LeT, JuD trying to acquire weapons of mass destruction: Book
Pakistan-based LeT and its front group JuD, enjoying backing of the military, have not only grown far stronger since the Mumbai terror attack in 2008, but are also trying to acquire weapons of mass destruction, in addition to developing air and sea power, a new book says.
Washington: Pakistan-based LeT and its front group JuD, enjoying backing of the military, have not only grown far stronger since the Mumbai terror attack in 2008, but are also trying to acquire weapons of mass destruction, in addition to developing air and sea power, a new book says.
"It is known that the JuD has been acquiring sea and air power. However, what is less known is that it is also trying to acquire weapons of mass destruction (WMD)," US-based Pakistani author Arif Jamal writes in his book titled `Calls for Transnational Jihad: Lashkar-e-Taiba 1985-2014`.
"The JuD believes it is likely to acquire access to nuclear technology by not going against the Pakistani State. It may come sooner than we con imagine given the JuD`s ability to realise its plans systematically and cool headedly," he writes in the book running into more than 260 pages.
Jamal concludes that the Pakistan government is unlikely to take any action against LeT or JuD or its leader Hafeez Saeed mainly because of the goal of the army and the spy agency ISI to bleed India in times of peace and avoid war.
Jamal noted that the Pakistan Army has used the jihadist groups against India and Afghanistan mostly in time of peace.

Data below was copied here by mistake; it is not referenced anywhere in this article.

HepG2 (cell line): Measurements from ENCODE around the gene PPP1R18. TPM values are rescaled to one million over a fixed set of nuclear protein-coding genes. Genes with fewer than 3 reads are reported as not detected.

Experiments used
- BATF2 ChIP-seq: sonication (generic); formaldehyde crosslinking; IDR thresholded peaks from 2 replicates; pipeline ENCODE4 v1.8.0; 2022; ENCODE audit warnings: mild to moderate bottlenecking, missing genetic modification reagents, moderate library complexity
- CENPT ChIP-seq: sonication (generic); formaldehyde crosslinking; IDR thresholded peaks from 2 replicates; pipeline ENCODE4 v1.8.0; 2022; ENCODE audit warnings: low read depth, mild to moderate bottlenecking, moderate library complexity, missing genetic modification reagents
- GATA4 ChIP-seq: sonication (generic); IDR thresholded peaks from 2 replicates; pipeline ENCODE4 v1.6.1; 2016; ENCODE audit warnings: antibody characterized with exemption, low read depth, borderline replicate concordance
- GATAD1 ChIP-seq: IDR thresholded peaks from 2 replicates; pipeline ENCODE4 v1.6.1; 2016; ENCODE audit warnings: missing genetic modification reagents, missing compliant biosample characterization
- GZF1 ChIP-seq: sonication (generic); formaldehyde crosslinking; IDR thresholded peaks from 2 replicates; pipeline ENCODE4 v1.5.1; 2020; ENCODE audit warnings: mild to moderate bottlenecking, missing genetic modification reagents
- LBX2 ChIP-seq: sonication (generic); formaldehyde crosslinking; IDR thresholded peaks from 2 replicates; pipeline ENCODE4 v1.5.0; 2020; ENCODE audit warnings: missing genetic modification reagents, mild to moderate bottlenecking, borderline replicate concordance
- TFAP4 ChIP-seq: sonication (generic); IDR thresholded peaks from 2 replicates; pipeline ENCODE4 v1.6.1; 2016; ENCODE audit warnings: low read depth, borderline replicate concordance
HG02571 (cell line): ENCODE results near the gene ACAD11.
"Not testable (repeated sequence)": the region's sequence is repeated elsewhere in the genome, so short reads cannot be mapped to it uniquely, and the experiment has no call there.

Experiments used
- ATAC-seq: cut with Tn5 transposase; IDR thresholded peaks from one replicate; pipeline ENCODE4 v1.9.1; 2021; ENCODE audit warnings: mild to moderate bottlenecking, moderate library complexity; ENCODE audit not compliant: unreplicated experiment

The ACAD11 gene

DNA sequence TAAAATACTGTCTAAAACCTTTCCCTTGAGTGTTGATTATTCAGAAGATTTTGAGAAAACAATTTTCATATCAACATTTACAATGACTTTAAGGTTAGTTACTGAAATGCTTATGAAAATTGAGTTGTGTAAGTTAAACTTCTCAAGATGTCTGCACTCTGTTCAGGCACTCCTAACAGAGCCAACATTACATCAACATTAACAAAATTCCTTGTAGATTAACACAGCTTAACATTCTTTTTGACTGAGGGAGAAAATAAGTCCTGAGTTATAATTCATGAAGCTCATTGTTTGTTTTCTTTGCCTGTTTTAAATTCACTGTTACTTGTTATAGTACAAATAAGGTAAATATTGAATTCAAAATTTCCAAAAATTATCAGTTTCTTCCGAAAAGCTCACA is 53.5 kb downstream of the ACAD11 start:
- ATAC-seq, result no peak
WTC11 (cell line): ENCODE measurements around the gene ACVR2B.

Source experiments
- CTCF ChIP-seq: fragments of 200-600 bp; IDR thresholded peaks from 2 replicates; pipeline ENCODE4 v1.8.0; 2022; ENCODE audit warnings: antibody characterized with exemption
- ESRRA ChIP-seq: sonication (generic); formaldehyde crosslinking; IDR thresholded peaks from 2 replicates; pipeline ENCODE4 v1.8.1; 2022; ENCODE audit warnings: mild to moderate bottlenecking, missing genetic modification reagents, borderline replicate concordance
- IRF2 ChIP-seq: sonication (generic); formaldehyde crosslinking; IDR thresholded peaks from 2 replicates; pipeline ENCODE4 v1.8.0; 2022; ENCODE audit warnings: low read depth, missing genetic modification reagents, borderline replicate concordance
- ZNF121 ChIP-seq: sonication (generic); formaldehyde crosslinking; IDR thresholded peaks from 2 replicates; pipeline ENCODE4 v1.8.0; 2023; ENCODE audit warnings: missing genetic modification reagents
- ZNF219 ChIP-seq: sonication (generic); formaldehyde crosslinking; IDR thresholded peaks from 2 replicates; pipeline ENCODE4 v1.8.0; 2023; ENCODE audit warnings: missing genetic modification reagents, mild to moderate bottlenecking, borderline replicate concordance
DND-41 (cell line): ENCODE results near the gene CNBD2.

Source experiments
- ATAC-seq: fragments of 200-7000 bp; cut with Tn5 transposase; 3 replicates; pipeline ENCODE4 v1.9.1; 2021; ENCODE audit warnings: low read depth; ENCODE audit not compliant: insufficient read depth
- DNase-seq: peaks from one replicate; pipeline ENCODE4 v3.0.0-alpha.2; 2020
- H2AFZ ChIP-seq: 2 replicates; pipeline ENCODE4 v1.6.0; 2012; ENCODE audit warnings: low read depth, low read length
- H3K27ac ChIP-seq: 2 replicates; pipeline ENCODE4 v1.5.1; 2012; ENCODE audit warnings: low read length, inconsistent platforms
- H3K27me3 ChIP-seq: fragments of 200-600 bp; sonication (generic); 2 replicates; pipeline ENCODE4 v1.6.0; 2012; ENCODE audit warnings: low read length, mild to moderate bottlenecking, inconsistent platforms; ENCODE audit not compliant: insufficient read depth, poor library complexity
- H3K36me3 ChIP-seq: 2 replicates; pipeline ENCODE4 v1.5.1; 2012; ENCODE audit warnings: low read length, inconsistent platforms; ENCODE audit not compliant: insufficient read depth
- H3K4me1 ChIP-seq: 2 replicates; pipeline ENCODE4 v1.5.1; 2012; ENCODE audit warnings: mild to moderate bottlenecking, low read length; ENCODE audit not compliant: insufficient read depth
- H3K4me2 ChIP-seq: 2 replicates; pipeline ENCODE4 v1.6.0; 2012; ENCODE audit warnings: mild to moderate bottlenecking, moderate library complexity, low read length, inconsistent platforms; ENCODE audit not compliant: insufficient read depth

"The goal has been to bleed India in times of peace and avoid war," he said.
The US last week named JuD as a "foreign terrorist organization", a status that freezes any assets it has under American jurisdiction.
Noting that the West`s efforts to get Pakistan act against the JuD seems at best half-hearted, Jamal says the military raised jihadist organisations to fight its jihad in Kashmir and later in Afghanistan.
"Even after the passage of more than five years, Pakistan has not taken any action against the perpetrators of the November 2008 Mumbai terrorist attacks. The sham trial of LeT commanders shows that Pakistan has no plans to dismantle the jihadist infrastructure," Jamal says.
"In fact, the JuD has grown far more stronger since November 2008 Mumbai terrorist attacks with the support of the Pakistani Army," he adds.
"Although Pakistan`s primary reasons to keep supporting the jihadist organisations remain the same, new reasons came as time went on. Both publicly and privately, Pakistani military officials stress the new reasons to keep supporting the JuD," he said.
The new reason to not dismantle the JuD`s jihadist infrastructure may be beneficial in the short-term, but may imperil world peace in the medium and long terms beyond imagination, he added.